In respect to the question of reciprocity, we have heard it suggested, that in return for the loan from the national and public museums overseas, there should be the loan of British pictures, more particularly to British exhibitions on the Continent. It is perfectly clear that if an exhibition of British art is to be held in Rome or Amsterdam, as it were in answer to the exhibition of Italian pictures and Dutch pictures that we have seen in London, representation of British art will be wholly inadequate if both the National Gallery and the Tate Gallery are debarred from lending any of their possessions. In regard to this, there is a difference of opinion between the governing authorities of the bodies most concerned. The British Museum trustees, I gather, are very suspicious of this Bill in any form, not to say hostile. In reading the Debate in another place on this point, it is perfectly clear that the British Museum take a very much more conservative view of their responsibilities in this matter, and are very much less willing to lend anything than are the other two galleries.

The position of the National Gallery, of which I am a trustee, is that there is an exactly equal division of opinion on the board, and as our chairman has not got a casting vote there is no decision on the board regarding the desirability of the Bill in its original form, that is to say in its widest form. I joined the board of the Tate Gallery since the matter was referred to it, and, therefore, I cannot speak with authority, hut if I can sense the opinion of the Tate Gallery now, they take the view that if they are to be empowered to lend at all, they cannot see why they can be trusted to lend Turners and Constables, and cannot be trusted to lend Cezannes and Renoirs. If occasion should arise, as contemplated in the recommendations in the report of the Royal Commission, that it is desirable to have a centenary exhibition of some of the great French artists, and the masterpieces of Degas, Manet or Corot are collected from all the galleries of the world for a centenary exhibition of the kind, are we alone among the nations of the world to be debarred by Statute from sending our contributions to that exhibition?

I understand therefore that the general view of the Tate Gallery is more favourable to it. Half my colleagues on the board of the National Gallery take a more conservative view than I, personally, have always taken. They take the view of the risk and danger of damage to a particular picture. When the matter was brought before us, it was always brought up against me, "Would you, knowing what you do, be prepared to lend the Van Eyk from the early Flemish room in the National Gallery?" and I always answered "No, of course not." Their reply was, "That is just the sort of picture you would be pressed to lend by the Government of the day, and responsible representations would be made by the Belgian Ambassador, and political pressure would be put upon you to lend that picture." I say I believe that any board of trustees would resist it, because that picture ought not to be moved. It is a delicate panel, painted in 1438, and is in a condition where any violent shaking or any transport, other than transport under the greatest care, would be liable to damage it.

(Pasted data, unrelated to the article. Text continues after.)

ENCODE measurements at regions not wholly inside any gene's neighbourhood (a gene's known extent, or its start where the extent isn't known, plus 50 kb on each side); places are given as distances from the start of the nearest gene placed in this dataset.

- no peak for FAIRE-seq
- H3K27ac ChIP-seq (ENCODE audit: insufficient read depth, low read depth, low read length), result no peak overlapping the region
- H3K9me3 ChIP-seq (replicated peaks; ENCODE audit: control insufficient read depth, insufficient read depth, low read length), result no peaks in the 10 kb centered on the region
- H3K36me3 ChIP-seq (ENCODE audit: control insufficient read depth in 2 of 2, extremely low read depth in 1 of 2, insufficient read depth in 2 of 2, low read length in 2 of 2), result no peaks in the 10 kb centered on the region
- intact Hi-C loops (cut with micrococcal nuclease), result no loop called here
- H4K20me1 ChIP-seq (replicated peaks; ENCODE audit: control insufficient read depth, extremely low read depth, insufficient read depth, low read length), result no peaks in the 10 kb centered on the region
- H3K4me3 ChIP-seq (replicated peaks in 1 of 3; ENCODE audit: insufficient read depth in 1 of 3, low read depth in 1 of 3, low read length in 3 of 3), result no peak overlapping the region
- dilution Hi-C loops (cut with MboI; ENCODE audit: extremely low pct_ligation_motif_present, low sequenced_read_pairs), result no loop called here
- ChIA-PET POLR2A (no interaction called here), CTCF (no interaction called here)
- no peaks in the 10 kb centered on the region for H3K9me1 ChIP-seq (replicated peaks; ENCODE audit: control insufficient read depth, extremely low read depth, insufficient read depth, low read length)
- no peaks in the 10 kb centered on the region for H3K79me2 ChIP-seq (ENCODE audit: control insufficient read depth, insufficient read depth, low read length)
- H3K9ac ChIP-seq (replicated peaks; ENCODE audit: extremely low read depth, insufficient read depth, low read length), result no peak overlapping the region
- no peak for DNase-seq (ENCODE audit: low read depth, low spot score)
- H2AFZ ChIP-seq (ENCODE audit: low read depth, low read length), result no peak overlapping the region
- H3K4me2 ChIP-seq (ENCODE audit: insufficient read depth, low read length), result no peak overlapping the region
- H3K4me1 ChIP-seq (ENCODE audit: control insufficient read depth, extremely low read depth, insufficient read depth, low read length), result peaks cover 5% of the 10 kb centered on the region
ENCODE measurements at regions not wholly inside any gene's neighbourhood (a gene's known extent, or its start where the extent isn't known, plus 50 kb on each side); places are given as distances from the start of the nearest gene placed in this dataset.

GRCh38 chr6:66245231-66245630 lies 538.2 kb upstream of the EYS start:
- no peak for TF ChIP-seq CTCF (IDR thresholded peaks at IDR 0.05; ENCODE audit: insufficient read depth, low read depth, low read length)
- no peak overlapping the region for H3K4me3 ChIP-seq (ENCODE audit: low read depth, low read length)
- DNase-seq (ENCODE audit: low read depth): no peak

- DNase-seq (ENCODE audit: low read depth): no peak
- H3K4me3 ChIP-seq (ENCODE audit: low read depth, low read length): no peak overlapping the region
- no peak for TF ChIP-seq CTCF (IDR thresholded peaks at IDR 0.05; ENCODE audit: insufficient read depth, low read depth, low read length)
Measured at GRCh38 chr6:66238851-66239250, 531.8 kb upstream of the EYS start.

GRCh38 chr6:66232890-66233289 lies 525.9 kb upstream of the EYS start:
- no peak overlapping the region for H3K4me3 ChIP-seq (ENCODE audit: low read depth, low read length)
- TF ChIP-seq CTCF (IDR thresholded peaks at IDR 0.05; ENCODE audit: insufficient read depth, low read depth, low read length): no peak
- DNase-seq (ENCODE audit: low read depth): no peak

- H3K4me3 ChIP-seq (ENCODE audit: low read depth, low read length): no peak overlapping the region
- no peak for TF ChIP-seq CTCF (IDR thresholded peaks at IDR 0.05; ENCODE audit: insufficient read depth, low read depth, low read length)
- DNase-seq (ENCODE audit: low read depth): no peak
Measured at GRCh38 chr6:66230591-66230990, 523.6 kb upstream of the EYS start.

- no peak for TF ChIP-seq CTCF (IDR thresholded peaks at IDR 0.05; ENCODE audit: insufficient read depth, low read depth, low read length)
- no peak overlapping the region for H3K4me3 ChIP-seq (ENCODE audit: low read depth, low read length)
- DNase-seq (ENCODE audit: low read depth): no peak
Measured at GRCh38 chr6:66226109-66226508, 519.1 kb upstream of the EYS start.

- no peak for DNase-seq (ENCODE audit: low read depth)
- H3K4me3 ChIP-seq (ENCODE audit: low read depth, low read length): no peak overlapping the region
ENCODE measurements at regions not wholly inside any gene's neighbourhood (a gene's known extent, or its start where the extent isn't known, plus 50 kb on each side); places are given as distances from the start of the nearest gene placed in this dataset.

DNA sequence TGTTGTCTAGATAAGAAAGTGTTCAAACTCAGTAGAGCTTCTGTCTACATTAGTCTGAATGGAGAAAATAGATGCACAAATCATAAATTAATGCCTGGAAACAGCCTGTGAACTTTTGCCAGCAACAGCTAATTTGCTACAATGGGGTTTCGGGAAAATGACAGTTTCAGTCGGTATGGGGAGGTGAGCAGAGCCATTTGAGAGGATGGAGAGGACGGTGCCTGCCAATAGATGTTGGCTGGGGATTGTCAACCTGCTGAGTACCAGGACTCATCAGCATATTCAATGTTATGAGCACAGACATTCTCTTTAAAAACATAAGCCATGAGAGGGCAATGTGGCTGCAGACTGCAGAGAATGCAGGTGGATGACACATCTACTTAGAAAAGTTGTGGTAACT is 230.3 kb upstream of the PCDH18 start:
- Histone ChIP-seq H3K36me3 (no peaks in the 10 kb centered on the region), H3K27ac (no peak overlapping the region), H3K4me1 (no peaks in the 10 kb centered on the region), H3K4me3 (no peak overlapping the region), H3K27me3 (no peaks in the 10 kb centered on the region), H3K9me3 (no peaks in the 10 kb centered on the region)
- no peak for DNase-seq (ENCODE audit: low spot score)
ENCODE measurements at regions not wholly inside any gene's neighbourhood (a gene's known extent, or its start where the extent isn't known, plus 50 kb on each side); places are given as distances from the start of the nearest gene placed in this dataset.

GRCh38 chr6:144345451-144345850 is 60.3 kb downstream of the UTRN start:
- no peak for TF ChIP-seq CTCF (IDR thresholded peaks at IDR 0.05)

In fact, the problem of moving or lending the whole of the early Flemish school is a most difficult one. There was an exhibition last year at Antwerp, and I say, quite frankly, much as one regrets it, I am very glad the National Gallery could not, and was not asked to, lend to that exhibition, not because the exhibition authorities are not very careful. No serious damage, I am glad to say, was done, but I do know one delicate Flemish picture which was lent from a private collection in this country which, owing to shocks in transport, did lose two flakes of paint. Fortunately, by skilful restoration, they have been able to repair the damage, but there is a great danger with all early panel pictures, and I say, quite frankly, that any Bill which would empower the lending of, say, the Wilton Diptych to any exhibition overseas, would be a dangerous Bill, because the Wilton Diptych is, again, one of our great national treasures, one of the few really remarkable English Primitives left. It was once lent to an exhibition in Manchester, in 1857, and it did suffer, luckily not on the face but on the back, very serious damage, and when that picture was acquired by the National Gallery two years ago, the owner of it brought it up from the place where it always hung in Wilton House to the National Gallery, holding it in her hands, and driven in a car specially smooth running. The infinite care taken over the removal of that picture is not only a notable tribute to the loving care with which its owner then regarded it, but the kind of care that any body of trustees worthy of the name of trustees ought to exercise in regard to these delicate pictures.